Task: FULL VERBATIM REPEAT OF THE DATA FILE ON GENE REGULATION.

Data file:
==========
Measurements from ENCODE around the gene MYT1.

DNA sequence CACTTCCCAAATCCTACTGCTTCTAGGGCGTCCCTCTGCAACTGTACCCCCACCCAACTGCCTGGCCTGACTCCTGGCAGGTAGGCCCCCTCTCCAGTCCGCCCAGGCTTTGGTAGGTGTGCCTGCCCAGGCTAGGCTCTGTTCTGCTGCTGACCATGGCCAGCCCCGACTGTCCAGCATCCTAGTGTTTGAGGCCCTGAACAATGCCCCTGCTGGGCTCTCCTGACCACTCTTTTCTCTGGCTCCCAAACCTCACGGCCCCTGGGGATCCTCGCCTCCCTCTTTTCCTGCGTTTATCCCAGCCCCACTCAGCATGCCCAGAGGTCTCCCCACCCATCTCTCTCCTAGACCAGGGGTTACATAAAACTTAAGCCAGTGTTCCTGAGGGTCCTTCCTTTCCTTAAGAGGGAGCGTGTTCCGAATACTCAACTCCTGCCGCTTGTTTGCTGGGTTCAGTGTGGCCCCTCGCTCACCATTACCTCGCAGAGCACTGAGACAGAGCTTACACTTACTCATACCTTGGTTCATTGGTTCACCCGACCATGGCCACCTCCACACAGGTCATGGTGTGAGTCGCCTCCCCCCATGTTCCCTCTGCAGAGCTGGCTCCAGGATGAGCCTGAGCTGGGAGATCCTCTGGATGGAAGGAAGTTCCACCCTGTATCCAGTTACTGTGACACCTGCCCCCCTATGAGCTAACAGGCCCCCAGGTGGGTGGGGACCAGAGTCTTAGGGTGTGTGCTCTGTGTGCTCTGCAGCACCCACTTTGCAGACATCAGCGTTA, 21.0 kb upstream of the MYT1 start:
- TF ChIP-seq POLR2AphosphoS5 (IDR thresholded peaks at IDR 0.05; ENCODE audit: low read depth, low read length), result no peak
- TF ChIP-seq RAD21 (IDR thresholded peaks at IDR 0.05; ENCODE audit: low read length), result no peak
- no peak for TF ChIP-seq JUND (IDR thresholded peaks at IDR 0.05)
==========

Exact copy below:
Measurements from ENCODE around the gene MYT1.

DNA sequence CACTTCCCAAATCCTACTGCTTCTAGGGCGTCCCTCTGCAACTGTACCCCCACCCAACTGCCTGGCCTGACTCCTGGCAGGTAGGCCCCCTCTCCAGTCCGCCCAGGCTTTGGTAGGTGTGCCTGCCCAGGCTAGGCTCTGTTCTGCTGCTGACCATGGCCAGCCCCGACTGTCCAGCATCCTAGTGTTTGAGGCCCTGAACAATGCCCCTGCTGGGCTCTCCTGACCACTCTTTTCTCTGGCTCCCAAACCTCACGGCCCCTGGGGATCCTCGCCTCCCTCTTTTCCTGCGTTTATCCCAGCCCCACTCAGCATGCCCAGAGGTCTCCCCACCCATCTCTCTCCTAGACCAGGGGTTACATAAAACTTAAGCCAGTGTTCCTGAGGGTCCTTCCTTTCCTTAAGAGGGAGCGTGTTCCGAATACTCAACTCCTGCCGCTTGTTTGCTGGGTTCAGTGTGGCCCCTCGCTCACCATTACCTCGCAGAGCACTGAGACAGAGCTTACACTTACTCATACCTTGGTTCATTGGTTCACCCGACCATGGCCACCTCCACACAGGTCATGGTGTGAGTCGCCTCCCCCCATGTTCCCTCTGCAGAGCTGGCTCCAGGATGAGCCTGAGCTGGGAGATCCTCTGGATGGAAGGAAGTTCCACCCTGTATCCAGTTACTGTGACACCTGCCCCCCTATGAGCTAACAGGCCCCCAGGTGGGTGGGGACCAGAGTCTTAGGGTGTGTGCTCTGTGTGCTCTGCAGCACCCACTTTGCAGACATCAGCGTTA, 21.0 kb upstream of the MYT1 start:
- TF ChIP-seq POLR2AphosphoS5 (IDR thresholded peaks at IDR 0.05; ENCODE audit: low read depth, low read length), result no peak
- TF ChIP-seq RAD21 (IDR thresholded peaks at IDR 0.05; ENCODE audit: low read length), result no peak
- no peak for TF ChIP-seq JUND (IDR thresholded peaks at IDR 0.05)